Select dealer groups that grew aggressively over the last three years are facing potentially devastating challenges in the current economic crisis.
In the coming months, it is likely various large privately owned dealer groups will go out of business, either via bankruptcy, lender seizure or criminal prosecution.
Understanding how and why certain dealers may be at the end of the road can shed some important light on how to avoid potential disaster in the future.
Over the last few years, dealer groups that grew aggressively did so at great expense. In addition to the record-high blue-sky premiums that they paid, they also paid high prices for real estate. Many of them complied with ambitious manufacturer facility plans.
Add to the equation the fact that most of the acquisitions completed in the last few years were lightly capitalized and highly leveraged on the assumption of sustainable growth, and you begin to see the hostile terrain facing high-growth dealers.
Beyond the limits of capital, an additional point of strain for growing dealer groups is the leveraging of human capital.
Dealer groups that grow aggressively typically lack the personnel and infrastructure to properly manage a continuous growth pattern. These challenges are even more daunting when groups grow beyond their immediate market.
Whether fueled by brokers or egos, many dealers convinced themselves and their bankers that their retail skills transcended markets, demographics, franchise, and a crippling debt-service requirement.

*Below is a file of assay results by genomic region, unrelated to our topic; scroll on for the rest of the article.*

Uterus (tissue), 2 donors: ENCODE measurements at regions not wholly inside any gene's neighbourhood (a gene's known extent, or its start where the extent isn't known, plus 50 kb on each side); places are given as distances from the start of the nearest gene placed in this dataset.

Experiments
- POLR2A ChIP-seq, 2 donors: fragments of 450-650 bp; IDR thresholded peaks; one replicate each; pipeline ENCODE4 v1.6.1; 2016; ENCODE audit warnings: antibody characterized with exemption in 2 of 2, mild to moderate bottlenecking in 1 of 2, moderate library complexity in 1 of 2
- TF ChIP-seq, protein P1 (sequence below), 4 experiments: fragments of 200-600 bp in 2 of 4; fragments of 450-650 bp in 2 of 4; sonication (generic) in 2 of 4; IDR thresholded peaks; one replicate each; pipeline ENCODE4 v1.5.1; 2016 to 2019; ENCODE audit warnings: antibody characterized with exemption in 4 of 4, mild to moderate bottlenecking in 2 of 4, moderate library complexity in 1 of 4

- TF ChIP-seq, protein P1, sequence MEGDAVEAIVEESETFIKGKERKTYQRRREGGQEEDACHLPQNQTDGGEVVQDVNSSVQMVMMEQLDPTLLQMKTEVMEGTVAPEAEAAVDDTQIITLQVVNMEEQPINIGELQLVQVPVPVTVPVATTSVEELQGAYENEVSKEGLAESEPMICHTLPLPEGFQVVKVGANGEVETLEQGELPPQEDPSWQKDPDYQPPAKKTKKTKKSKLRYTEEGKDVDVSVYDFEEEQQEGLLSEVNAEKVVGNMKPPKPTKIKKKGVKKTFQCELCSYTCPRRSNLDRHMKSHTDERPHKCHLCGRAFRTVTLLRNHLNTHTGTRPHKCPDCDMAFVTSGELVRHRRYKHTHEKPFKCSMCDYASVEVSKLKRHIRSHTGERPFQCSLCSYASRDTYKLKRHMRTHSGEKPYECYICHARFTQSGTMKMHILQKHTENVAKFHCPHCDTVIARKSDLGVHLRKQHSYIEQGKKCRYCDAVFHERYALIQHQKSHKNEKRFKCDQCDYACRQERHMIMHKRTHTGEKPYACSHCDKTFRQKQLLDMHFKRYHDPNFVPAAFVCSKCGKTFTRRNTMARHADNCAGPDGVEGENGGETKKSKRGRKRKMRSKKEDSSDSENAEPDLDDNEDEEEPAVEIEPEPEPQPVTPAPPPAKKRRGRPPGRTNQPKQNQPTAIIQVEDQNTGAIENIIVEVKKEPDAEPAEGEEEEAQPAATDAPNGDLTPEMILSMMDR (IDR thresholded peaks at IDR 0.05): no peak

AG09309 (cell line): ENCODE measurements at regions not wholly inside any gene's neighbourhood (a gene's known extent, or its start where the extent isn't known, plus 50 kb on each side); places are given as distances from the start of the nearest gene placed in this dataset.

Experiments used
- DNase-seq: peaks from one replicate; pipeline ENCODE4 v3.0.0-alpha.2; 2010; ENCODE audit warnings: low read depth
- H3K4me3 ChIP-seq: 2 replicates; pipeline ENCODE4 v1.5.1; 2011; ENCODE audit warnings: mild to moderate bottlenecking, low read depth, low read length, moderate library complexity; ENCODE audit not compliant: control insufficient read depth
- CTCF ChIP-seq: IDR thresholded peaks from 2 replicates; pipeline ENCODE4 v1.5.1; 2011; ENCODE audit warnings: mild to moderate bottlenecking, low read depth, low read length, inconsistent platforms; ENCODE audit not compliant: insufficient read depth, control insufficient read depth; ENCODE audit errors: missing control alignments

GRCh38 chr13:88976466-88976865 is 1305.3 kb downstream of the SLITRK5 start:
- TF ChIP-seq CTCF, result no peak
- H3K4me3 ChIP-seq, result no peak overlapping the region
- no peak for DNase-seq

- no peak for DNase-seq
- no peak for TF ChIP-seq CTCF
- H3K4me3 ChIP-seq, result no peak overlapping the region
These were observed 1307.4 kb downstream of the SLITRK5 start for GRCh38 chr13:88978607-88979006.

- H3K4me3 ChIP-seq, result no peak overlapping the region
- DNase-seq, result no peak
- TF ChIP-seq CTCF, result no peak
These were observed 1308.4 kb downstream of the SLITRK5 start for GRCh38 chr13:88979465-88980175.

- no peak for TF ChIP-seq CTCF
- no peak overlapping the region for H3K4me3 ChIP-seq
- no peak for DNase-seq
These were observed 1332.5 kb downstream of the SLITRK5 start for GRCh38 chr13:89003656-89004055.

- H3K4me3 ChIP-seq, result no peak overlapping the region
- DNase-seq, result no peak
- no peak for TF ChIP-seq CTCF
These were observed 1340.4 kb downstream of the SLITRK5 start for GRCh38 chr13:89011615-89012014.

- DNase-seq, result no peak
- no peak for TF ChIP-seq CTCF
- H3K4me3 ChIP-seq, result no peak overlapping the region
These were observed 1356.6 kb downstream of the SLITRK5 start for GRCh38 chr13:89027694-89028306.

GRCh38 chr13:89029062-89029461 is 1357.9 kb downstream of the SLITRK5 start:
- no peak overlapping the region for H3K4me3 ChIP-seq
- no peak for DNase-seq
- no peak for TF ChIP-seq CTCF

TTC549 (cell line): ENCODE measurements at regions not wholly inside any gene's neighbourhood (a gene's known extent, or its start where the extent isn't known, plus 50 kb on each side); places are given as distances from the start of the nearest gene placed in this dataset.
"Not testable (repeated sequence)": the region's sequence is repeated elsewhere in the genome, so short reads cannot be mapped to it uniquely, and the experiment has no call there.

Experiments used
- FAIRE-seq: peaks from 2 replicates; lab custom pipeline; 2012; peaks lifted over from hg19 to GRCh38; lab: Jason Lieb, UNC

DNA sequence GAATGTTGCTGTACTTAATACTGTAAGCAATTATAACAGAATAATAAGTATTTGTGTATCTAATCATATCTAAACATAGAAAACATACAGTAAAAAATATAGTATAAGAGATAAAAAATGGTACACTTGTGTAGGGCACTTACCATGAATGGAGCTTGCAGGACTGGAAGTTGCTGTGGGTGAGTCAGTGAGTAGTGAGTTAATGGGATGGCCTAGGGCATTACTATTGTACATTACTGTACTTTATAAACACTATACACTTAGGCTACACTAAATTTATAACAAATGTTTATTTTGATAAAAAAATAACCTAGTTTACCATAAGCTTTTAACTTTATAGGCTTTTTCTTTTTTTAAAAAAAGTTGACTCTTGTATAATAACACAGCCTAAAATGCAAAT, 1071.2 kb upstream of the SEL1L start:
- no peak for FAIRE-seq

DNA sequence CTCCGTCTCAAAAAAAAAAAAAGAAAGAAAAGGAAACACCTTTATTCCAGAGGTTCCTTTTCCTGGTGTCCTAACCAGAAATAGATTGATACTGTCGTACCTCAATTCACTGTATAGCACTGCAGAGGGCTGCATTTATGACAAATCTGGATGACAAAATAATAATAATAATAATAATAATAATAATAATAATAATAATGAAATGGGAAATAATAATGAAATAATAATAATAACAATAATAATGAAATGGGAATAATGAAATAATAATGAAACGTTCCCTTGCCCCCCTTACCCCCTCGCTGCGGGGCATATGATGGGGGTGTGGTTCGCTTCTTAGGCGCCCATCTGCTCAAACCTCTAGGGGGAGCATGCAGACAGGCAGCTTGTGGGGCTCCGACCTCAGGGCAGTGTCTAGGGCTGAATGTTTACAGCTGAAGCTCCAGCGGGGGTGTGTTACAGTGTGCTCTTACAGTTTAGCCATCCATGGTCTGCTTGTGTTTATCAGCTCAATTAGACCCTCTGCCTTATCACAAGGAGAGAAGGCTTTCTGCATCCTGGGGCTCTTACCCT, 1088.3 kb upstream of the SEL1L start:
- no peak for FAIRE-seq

There are undoubtedly several large dealer groups that would have already faltered had it not been because their lenders feared the prospect of completely shutting them down.
Many banks fueled the aggressive growth of these dealer groups by providing liberal terms on optimistic projections. Similar to the growth of many banks into the subprime mortgage market, the growth of many dealer portfolios was the result of sometimes careless lending policies.
However, unlike the mortgage market where banks will pursue a foreclosure and liquidation of assets, certain dealer group portfolios cannot be treated in the same fashion, at least not without some significant losses of both capital and personnel at the bank.
As a result, banks will pursue nearly every possible option (including providing additional capital) as an alternative to seizing the operations of a dealership.
Banks are well aware that the possibility of a seized dealership succeeding under their custody is as probable as General Motors reintroducing the Oldsmobile brand.
So, banks will delay the inevitable until the last moment. Given the length and predicted duration of the current recession, it is possible that the last moment for many banks will occur over the next few months.
Since most car dealers are optimists, always believing the coming month will be better than the last, certain decisions are made on the promise of a tomorrow that may never come.
Unfortunately, some of these decisions are made in an effort to buy time until the market turns, and ironically, “time” is what they end up with — time behind bars.
A dealer group can start to get in serious trouble regarding cash flow when it begins to use other peoples cash (obviously without their permission) to maintain operations. Dealers in this position will first begin to falter on their flooring payoff requirements. This problem is followed by lagging on the payoff of customer loans on trade-ins, which is then followed by the delay in payment to vendors, the use of sales tax money and then the final cut: missing payroll.
Missing payroll is usually the knock-out blow for a dealer if the lender or state has not gotten to them first.
In times like this it's important to remember that failure is an element of success — if you can learn from it. Being a dealer can be rewarding, but it's not easy.
Phil Villegas is a principal at Dealer Transactional Services, LLC (an affiliate of Morrison, Brown, Argiz & Farra, LLP) in Miami, FL. He is at [email protected] or 305-913-7198.